People’s motivation to rationalize and defend the status quo is a major barrier to societal change. Three studies tested whether perceived social mobility—beliefs about the likelihood to move up and down the socioeconomic ladder—can condition people’s tendency to engage in system justification. Compared to information suggesting moderate social mobility, exposure to low social mobility frames consistently reduced defense of the overarching societal system. Two studies examined how this effect occurs. Compared to moderate or baseline conditions, a low social mobility frame reduced people’s endorsement of (typically strong) meritocratic and just-world beliefs, which in turn explained lower system defense. These effects occurred for political liberals, moderates, and conservatives and could not be explained by other system-legitimizing ideologies or people’s beliefs about their own social mobility. Implications for societal change programs are discussed.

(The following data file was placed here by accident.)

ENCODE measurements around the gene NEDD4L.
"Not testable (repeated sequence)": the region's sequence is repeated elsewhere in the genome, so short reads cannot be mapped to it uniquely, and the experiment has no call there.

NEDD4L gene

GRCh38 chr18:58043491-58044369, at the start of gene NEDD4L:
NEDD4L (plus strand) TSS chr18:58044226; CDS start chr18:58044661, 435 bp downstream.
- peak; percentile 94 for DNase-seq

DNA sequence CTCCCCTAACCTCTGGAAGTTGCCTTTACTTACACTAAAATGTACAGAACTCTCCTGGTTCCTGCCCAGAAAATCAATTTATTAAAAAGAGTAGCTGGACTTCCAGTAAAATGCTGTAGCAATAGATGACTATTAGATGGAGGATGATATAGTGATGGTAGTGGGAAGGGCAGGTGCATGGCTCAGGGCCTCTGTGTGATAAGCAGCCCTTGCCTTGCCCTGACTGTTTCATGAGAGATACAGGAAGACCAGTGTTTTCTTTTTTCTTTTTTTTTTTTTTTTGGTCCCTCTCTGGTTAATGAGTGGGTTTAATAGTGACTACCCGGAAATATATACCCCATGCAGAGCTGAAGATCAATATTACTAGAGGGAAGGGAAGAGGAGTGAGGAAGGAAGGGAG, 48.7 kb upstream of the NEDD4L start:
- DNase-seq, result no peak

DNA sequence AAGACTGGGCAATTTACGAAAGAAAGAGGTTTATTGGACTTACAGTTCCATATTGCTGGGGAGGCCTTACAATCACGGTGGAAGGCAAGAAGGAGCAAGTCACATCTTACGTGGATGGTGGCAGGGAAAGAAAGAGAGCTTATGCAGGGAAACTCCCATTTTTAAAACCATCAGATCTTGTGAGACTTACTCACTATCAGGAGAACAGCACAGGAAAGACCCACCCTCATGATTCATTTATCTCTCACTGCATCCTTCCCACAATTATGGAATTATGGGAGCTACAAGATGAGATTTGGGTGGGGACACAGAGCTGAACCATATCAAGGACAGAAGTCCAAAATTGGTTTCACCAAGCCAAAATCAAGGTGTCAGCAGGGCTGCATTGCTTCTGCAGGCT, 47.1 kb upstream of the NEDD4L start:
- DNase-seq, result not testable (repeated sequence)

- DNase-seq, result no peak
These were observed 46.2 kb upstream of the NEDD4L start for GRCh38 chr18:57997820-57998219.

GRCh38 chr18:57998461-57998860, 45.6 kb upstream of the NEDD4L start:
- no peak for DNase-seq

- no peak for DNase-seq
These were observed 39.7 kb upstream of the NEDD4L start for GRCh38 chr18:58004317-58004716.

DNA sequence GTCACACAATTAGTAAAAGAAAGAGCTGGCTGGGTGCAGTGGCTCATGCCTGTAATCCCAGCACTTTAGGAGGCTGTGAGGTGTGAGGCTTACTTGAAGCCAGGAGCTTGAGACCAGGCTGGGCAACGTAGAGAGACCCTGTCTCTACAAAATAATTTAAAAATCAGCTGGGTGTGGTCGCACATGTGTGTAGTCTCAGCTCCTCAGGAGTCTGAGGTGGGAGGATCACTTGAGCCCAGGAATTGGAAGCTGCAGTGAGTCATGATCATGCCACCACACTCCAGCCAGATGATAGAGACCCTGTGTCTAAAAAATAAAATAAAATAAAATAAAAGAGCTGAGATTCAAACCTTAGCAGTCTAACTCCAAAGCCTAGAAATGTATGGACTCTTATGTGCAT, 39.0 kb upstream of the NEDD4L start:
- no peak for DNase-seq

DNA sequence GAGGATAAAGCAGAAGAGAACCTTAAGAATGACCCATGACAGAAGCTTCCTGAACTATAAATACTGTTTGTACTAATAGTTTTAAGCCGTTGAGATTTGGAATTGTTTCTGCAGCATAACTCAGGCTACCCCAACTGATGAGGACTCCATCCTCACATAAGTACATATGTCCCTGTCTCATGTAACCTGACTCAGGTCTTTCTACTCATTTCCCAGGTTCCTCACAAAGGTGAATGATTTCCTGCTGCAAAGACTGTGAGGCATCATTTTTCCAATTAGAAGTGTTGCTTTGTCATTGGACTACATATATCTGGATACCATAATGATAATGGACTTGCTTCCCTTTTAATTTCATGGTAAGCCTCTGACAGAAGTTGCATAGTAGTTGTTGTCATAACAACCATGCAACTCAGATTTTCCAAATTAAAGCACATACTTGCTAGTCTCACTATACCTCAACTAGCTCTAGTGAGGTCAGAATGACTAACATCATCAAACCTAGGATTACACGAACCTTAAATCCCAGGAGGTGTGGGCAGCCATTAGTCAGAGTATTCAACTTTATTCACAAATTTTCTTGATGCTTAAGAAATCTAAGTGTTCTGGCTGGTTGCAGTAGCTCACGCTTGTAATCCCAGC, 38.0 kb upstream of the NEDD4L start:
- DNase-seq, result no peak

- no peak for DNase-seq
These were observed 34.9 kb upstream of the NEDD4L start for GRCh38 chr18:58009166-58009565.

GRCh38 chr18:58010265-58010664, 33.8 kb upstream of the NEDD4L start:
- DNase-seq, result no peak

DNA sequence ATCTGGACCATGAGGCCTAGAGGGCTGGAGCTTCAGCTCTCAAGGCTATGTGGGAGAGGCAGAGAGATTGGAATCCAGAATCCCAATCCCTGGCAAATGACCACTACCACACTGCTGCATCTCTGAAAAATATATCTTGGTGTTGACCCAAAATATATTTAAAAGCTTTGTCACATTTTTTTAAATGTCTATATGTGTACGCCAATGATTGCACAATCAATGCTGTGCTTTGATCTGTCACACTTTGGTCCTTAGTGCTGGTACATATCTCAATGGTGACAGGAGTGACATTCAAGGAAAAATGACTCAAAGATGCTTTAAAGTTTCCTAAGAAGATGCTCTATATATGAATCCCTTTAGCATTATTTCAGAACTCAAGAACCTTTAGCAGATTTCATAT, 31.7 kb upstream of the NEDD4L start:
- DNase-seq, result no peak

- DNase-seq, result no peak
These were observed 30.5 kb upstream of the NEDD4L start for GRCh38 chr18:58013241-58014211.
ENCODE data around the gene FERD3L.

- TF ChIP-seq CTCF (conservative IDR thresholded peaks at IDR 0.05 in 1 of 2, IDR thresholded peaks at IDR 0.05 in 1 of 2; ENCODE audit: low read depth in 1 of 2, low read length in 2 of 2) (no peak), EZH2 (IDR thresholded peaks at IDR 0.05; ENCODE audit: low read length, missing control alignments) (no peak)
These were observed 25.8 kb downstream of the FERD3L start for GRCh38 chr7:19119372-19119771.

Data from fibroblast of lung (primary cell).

All Science Journal Classification (ASJC) codes
- Social Psychology
- Clinical Psychology
- social mobility
- system defense